As America’s money and credit runs out and the Americans come to feel compelled to think fresh, there may cease to be opinions that are simply safe socially. Some time may remain, in which safety-seeking men can begin investigating sound plans and persuasive arguments to replace their stock replies. Moreover, safety-seeking men with sound plans and persuasive arguments may make for themselves an important role in politics.  For considering the growing debts of the Americans’ governments, the small proportion of Americans who seem to sustain the existing order economically, and the burdens on those few, I do not have a counterargument to Mark Steyn’s opinion that the Americans are approaching ruin. Considering the difficulty of challenging and changing the left-“liberal” opinions the Americans have held all their lives and to which they cling as evidence of their intelligence and goodness, I share Mark Steyn’s doubt the Americans will make corrections before ruining themselves.  If the Americans progress all the way to disintegration, safety-seeking men with sound plans and persuasive arguments will have to try to bring some of the rest to new accords.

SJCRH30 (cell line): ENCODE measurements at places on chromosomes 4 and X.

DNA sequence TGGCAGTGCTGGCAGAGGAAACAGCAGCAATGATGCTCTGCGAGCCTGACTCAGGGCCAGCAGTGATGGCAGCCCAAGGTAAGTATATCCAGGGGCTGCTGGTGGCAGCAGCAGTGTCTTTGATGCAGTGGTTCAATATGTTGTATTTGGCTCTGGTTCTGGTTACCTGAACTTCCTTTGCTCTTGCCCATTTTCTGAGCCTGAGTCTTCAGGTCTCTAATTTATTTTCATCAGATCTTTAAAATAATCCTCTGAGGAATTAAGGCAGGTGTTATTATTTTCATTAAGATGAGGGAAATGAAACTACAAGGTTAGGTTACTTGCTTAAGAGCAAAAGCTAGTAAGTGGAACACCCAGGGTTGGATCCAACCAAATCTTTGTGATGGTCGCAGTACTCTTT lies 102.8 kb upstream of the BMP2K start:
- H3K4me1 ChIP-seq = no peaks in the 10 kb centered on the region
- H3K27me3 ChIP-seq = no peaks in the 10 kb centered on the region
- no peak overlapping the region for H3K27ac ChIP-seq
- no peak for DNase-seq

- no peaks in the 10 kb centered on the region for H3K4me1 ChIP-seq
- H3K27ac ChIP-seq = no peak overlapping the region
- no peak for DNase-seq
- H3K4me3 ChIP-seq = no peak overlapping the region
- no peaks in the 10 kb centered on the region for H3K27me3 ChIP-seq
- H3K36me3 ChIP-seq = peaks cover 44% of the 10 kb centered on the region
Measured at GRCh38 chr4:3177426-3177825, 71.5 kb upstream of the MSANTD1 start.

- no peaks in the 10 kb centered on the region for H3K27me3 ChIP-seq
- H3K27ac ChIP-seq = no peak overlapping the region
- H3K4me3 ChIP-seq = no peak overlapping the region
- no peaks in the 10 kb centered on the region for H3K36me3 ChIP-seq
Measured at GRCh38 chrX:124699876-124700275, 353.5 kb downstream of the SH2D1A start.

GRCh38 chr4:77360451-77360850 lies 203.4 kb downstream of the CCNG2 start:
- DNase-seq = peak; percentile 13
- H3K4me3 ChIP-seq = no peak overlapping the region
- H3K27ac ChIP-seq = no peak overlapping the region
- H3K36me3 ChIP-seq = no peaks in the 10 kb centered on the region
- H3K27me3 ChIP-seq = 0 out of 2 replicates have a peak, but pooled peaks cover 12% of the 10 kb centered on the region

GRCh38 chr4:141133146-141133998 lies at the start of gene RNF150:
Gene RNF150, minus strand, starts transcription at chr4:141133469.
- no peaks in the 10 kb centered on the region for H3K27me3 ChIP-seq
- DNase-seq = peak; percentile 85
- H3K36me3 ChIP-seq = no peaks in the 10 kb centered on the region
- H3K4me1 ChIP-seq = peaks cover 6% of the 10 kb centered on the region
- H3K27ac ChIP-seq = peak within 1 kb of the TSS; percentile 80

One can try to avoid sharing fully in the common disaster, and one can try to avert it, as a matter of degree. To know how bad one man thinks the Americans’ ruin may be and to learn his advice, you will have to read a book.  For Mark Steyn’s description of the formerly great British, see chapter 5, “The New Britannia: The Depraved City.”  For his overview of Americans’ blithe defenselessness against their own further decline, see chapter 6, “Fall: Beyond the Green Zone.” For his description of the Americans’ abandonment of Israel and of what it teaches the Americans’ enemies, see chapter 7, “The New Jerusalem: The City Besieged.” For his broad description of the world of the near future without the American superpower, see chapter 8, “After: A Letter from the Post-American World.”